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“Bite-Size Bits of Local, National, and Global History”
“Bite-Size Bits of Local, National, and Global History”
Prince George in Prince George County, Virginia — The American South (Mid-Atlantic)
 

Prince George Court House

”Destroy both those roads”

 

—Wilson – Kautz Raid —

 
Prince George Court House Marker Photo, Click for full size
By Bill Coughlin, April 25, 2007
1. Prince George Court House Marker
Inscription. In June 1864, Gen. U.S. Grant began to confine Gen. Robert E. Lee’s Army of Northern Virginia within the Richmond and Petersburg defenses. The South Side R.R., connecting Petersburg and Lynchburg, and the Richmond and Danville R.R. supplied Lee’s men. The two lines formed a junction in Burkesville. Seeking to deny their use to Lee, Grant directed Gen. James H. Wilson’s 3,000-man cavalry division and Gen. August V. Kautz’s division (2,500 cavalrymen) with three batteries of regular U.S. artillery to ”destroy both those roads to the greatest extent possible, continuing their destruction until driven from it by such attacks of the enemy, as you can no longer resist.” The detachment left from Mt. Sinai Church in Prince George County at 2 a.m. on June 22, in a column containing 30 to 40 supply wagons and two to four mountain howitzers in Kautz’s command. Federal II and VI Corps attempts to seize the Weldon Railroad in the Battle of Jerusalem Plank Road helped cover the raider’s departure.

”Left camp at daybreak with five days rations; had been up nearly all night making preparations…. We were informed that we must make our five days’ rations last ten days. Wagonloads of provisions had been sent out to supply the officers. Several of us clubbed together and bought enough coffee and sugar to last us…. A
Markers at the Prince George Court House Photo, Click for full size
By Bill Coughlin, April 25, 2007
2. Markers at the Prince George Court House
There are two Virginia Civil War Trails markers at this location. The Wilson–Kautz Raid marker is the one on the right.
sergeant in Wilson’s command whom I met, in speaking of our proposed raid said we would have a ‘skedaddle’ before we got back…. In thinking of his remark afterward [I] thought he had been prophetic.”
- Trooper George L. Cruikshank, Co. A, 11th Pennsylvania Cavalry


Sidebar: The present Prince George County courthouse, with its 1929 arcade, was completed in 1884 to replace the 1810 courthouse that Federal troops burned in 1864. The older building, which was restored after the war but later demolished, stood about a quarter-mile west.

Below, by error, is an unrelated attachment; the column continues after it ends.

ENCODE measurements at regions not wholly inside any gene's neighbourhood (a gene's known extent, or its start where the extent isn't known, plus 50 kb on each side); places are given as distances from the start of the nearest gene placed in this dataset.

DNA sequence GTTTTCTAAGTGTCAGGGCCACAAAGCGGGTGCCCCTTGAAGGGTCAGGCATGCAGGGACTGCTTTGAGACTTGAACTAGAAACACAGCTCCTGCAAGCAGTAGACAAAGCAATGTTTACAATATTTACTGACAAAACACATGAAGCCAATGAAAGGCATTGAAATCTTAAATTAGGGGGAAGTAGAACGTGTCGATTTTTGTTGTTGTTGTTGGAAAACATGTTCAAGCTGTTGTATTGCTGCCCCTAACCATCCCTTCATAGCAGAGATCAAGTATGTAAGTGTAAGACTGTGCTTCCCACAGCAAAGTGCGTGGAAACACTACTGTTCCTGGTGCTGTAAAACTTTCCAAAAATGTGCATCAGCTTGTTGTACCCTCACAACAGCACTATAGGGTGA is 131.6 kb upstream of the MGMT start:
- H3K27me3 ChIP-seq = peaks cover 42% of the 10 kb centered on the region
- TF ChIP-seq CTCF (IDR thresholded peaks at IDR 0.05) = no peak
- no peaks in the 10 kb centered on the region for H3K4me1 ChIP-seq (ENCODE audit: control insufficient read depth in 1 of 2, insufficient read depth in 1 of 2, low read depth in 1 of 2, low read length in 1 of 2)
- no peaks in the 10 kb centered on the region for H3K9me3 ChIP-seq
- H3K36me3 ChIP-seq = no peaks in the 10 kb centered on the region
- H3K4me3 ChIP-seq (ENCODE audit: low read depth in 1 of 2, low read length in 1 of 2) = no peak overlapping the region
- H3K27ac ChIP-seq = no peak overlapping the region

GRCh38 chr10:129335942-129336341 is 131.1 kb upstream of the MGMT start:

Erected by Virginia Civil War Trails.
 
Marker series. This marker is included in the Virginia Civil War Trails marker series.
 
Location. 37° 13.255′ N, 77° 17.237′ W. Marker is in Prince George, Virginia, in Prince George County. Marker is on Courthouse Road (Virginia Route 106), on the right when traveling west. Click for map. Marker is one of two Civil War Trail markers located near the Court House. Marker is in this post office area: Prince George VA 23875, United States of America.
 
Other nearby markers. At least 8 other markers are within 4 miles of this marker, measured as the crow flies. A different marker also named Prince George Court House (here, next to this marker); Confederate Soldiers of Prince George Co. (within shouting distance of this marker); History at Prince George Courthouse (about 400 feet away, measured in a direct line); Jordan's Point (approx. 2.6 miles away); Bailey's Creek (approx. 2.6 miles away); The Beefsteak Raid (approx. 2.6 miles away); New Bohemia, VA (approx. 3.1 miles away); U.S. Colored Troops (approx. 3.8 miles away). Click for a list of all markers in Prince George.
 
More about this marker. The top of the marker contains a sketch of Union cavalrymen by Edwin Forbes, and photographs of Generals U.S. Grant, James H. Wilson and August V. Kautz.
 
Related markers. Click here for a list of markers that are related to this marker. Take a Virtual Tour by Markers of the Wilson-Kautz Raid.
 
Also see . . .  Southside Virginia & Lee's Retreat. Wilson-Kautz Raid. Civil War Traveler website. (Submitted on December 28, 2008, by Bill Coughlin of North Arlington, New Jersey.) 
 
Categories. Notable PlacesWar, US Civil
 
 
Credits. This page originally submitted on , by Bill Coughlin of North Arlington, New Jersey. This page has been viewed 713 times since then and 47 times this year. Photos:   1, 2. submitted on , by Bill Coughlin of North Arlington, New Jersey. This page was last revised on June 16, 2016.
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